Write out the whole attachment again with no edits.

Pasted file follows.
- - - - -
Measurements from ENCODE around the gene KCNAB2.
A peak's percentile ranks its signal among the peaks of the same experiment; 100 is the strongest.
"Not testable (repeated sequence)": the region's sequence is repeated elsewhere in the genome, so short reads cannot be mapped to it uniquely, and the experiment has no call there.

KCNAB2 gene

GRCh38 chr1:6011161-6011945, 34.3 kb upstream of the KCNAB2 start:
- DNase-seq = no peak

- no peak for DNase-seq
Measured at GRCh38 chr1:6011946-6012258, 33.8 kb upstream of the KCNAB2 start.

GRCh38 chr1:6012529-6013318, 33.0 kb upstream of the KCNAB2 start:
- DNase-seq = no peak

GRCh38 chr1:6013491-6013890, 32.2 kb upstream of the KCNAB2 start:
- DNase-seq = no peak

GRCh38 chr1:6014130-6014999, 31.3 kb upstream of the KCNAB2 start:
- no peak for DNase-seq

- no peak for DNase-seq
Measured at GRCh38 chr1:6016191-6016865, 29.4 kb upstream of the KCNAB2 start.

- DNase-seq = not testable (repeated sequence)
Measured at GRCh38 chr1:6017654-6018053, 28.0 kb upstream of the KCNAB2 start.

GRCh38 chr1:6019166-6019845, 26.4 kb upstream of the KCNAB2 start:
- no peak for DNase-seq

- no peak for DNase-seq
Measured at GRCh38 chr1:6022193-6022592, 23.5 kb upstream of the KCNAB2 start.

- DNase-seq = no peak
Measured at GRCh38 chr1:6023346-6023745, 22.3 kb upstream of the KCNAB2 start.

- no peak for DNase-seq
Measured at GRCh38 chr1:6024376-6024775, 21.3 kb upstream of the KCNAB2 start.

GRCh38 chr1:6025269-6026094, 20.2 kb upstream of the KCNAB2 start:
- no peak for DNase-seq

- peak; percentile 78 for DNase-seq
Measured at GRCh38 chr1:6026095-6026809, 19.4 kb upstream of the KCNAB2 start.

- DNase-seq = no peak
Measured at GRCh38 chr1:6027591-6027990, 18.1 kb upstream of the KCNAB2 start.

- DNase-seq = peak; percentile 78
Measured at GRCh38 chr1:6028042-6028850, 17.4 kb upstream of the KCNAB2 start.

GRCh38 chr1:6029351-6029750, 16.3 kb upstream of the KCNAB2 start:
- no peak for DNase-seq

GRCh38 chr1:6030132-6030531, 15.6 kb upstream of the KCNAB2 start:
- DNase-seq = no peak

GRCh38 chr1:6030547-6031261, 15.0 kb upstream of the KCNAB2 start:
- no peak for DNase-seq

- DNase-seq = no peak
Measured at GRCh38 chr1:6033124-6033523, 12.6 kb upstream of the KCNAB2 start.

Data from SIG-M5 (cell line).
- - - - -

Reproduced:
Measurements from ENCODE around the gene KCNAB2.
A peak's percentile ranks its signal among the peaks of the same experiment; 100 is the strongest.
"Not testable (repeated sequence)": the region's sequence is repeated elsewhere in the genome, so short reads cannot be mapped to it uniquely, and the experiment has no call there.

KCNAB2 gene

GRCh38 chr1:6011161-6011945, 34.3 kb upstream of the KCNAB2 start:
- DNase-seq = no peak

- no peak for DNase-seq
Measured at GRCh38 chr1:6011946-6012258, 33.8 kb upstream of the KCNAB2 start.

GRCh38 chr1:6012529-6013318, 33.0 kb upstream of the KCNAB2 start:
- DNase-seq = no peak

GRCh38 chr1:6013491-6013890, 32.2 kb upstream of the KCNAB2 start:
- DNase-seq = no peak

GRCh38 chr1:6014130-6014999, 31.3 kb upstream of the KCNAB2 start:
- no peak for DNase-seq

- no peak for DNase-seq
Measured at GRCh38 chr1:6016191-6016865, 29.4 kb upstream of the KCNAB2 start.

- DNase-seq = not testable (repeated sequence)
Measured at GRCh38 chr1:6017654-6018053, 28.0 kb upstream of the KCNAB2 start.

GRCh38 chr1:6019166-6019845, 26.4 kb upstream of the KCNAB2 start:
- no peak for DNase-seq

- no peak for DNase-seq
Measured at GRCh38 chr1:6022193-6022592, 23.5 kb upstream of the KCNAB2 start.

- DNase-seq = no peak
Measured at GRCh38 chr1:6023346-6023745, 22.3 kb upstream of the KCNAB2 start.

- no peak for DNase-seq
Measured at GRCh38 chr1:6024376-6024775, 21.3 kb upstream of the KCNAB2 start.

GRCh38 chr1:6025269-6026094, 20.2 kb upstream of the KCNAB2 start:
- no peak for DNase-seq

- peak; percentile 78 for DNase-seq
Measured at GRCh38 chr1:6026095-6026809, 19.4 kb upstream of the KCNAB2 start.

- DNase-seq = no peak
Measured at GRCh38 chr1:6027591-6027990, 18.1 kb upstream of the KCNAB2 start.

- DNase-seq = peak; percentile 78
Measured at GRCh38 chr1:6028042-6028850, 17.4 kb upstream of the KCNAB2 start.

GRCh38 chr1:6029351-6029750, 16.3 kb upstream of the KCNAB2 start:
- no peak for DNase-seq

GRCh38 chr1:6030132-6030531, 15.6 kb upstream of the KCNAB2 start:
- DNase-seq = no peak

GRCh38 chr1:6030547-6031261, 15.0 kb upstream of the KCNAB2 start:
- no peak for DNase-seq

- DNase-seq = no peak
Measured at GRCh38 chr1:6033124-6033523, 12.6 kb upstream of the KCNAB2 start.

Data from SIG-M5 (cell line).